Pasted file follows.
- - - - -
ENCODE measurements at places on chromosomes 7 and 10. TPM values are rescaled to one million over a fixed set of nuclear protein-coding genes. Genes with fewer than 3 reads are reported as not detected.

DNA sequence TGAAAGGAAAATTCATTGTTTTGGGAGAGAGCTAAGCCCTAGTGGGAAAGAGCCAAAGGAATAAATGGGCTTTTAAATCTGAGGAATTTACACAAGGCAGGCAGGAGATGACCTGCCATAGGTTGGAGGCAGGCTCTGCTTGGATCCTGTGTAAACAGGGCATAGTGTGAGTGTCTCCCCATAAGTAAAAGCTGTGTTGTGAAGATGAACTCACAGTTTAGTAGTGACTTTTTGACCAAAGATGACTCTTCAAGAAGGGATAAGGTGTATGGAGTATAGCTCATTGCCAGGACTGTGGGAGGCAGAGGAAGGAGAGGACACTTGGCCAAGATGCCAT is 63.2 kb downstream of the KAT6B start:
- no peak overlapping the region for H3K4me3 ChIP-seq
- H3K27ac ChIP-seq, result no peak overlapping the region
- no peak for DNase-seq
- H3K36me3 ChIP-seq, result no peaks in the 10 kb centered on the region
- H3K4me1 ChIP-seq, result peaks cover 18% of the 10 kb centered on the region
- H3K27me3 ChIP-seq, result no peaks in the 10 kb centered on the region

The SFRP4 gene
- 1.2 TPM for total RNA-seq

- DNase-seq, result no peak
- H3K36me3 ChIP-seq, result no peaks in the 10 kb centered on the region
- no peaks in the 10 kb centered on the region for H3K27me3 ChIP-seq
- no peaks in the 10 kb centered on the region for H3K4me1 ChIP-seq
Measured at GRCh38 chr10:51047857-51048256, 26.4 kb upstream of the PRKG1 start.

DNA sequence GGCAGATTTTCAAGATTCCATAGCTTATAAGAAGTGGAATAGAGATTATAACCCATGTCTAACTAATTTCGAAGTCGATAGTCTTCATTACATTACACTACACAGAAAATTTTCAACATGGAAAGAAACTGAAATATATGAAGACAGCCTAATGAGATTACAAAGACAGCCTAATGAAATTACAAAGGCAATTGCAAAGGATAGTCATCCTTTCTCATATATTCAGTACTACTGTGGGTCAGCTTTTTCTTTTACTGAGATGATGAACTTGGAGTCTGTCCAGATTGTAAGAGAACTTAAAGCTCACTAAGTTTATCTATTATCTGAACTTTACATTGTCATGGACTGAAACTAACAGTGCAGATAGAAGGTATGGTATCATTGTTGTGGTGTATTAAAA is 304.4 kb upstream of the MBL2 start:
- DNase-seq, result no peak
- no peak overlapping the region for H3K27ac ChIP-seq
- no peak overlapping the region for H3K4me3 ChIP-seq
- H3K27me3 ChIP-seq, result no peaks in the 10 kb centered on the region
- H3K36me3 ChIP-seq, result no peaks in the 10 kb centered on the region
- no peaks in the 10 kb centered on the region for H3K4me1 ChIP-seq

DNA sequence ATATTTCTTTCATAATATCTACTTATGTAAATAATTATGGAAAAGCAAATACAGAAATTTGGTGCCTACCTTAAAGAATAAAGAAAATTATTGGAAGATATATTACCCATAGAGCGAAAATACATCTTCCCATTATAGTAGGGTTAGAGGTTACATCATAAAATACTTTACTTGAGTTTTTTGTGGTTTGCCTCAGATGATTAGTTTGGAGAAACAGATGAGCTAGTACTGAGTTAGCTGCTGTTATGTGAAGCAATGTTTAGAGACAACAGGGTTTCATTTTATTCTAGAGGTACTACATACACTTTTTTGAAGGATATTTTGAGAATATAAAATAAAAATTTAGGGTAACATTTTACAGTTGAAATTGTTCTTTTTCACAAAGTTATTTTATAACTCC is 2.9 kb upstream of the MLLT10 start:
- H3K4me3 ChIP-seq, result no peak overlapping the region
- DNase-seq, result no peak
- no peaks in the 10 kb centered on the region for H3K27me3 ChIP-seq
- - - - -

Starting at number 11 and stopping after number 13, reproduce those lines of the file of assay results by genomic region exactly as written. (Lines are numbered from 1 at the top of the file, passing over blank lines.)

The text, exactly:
- DNase-seq, result no peak
- H3K36me3 ChIP-seq, result no peaks in the 10 kb centered on the region
- no peaks in the 10 kb centered on the region for H3K27me3 ChIP-seq